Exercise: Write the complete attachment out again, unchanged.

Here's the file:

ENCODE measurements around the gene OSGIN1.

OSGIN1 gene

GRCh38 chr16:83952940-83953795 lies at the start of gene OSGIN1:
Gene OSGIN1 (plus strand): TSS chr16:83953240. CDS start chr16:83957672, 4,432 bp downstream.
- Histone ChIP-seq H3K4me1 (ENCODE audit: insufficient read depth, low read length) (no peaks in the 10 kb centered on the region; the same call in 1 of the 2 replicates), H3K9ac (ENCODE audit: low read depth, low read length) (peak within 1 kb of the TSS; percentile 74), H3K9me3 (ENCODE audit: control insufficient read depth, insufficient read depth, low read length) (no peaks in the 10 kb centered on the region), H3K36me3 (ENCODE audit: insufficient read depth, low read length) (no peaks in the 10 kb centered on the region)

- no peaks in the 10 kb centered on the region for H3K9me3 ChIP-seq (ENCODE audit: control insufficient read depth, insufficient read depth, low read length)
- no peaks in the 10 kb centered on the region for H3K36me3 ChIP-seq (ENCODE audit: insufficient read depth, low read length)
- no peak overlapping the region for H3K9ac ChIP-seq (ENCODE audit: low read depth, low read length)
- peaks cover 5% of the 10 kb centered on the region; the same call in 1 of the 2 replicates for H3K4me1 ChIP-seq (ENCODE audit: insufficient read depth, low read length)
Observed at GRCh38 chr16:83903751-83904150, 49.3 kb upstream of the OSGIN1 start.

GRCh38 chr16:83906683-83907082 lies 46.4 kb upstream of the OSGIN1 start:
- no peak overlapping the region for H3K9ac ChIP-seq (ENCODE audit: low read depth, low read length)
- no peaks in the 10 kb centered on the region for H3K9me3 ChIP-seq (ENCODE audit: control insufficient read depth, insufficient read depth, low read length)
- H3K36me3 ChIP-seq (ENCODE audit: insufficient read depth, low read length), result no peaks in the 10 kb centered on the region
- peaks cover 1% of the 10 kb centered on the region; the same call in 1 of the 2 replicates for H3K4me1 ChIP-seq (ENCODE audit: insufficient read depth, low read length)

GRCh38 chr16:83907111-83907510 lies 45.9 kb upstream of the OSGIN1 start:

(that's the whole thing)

ENCODE measurements around the gene OSGIN1.

OSGIN1 gene

GRCh38 chr16:83952940-83953795 lies at the start of gene OSGIN1:
Gene OSGIN1 (plus strand): TSS chr16:83953240. CDS start chr16:83957672, 4,432 bp downstream.
- Histone ChIP-seq H3K4me1 (ENCODE audit: insufficient read depth, low read length) (no peaks in the 10 kb centered on the region; the same call in 1 of the 2 replicates), H3K9ac (ENCODE audit: low read depth, low read length) (peak within 1 kb of the TSS; percentile 74), H3K9me3 (ENCODE audit: control insufficient read depth, insufficient read depth, low read length) (no peaks in the 10 kb centered on the region), H3K36me3 (ENCODE audit: insufficient read depth, low read length) (no peaks in the 10 kb centered on the region)

- no peaks in the 10 kb centered on the region for H3K9me3 ChIP-seq (ENCODE audit: control insufficient read depth, insufficient read depth, low read length)
- no peaks in the 10 kb centered on the region for H3K36me3 ChIP-seq (ENCODE audit: insufficient read depth, low read length)
- no peak overlapping the region for H3K9ac ChIP-seq (ENCODE audit: low read depth, low read length)
- peaks cover 5% of the 10 kb centered on the region; the same call in 1 of the 2 replicates for H3K4me1 ChIP-seq (ENCODE audit: insufficient read depth, low read length)
Observed at GRCh38 chr16:83903751-83904150, 49.3 kb upstream of the OSGIN1 start.

GRCh38 chr16:83906683-83907082 lies 46.4 kb upstream of the OSGIN1 start:
- no peak overlapping the region for H3K9ac ChIP-seq (ENCODE audit: low read depth, low read length)
- no peaks in the 10 kb centered on the region for H3K9me3 ChIP-seq (ENCODE audit: control insufficient read depth, insufficient read depth, low read length)
- H3K36me3 ChIP-seq (ENCODE audit: insufficient read depth, low read length), result no peaks in the 10 kb centered on the region
- peaks cover 1% of the 10 kb centered on the region; the same call in 1 of the 2 replicates for H3K4me1 ChIP-seq (ENCODE audit: insufficient read depth, low read length)

GRCh38 chr16:83907111-83907510 lies 45.9 kb upstream of the OSGIN1 start: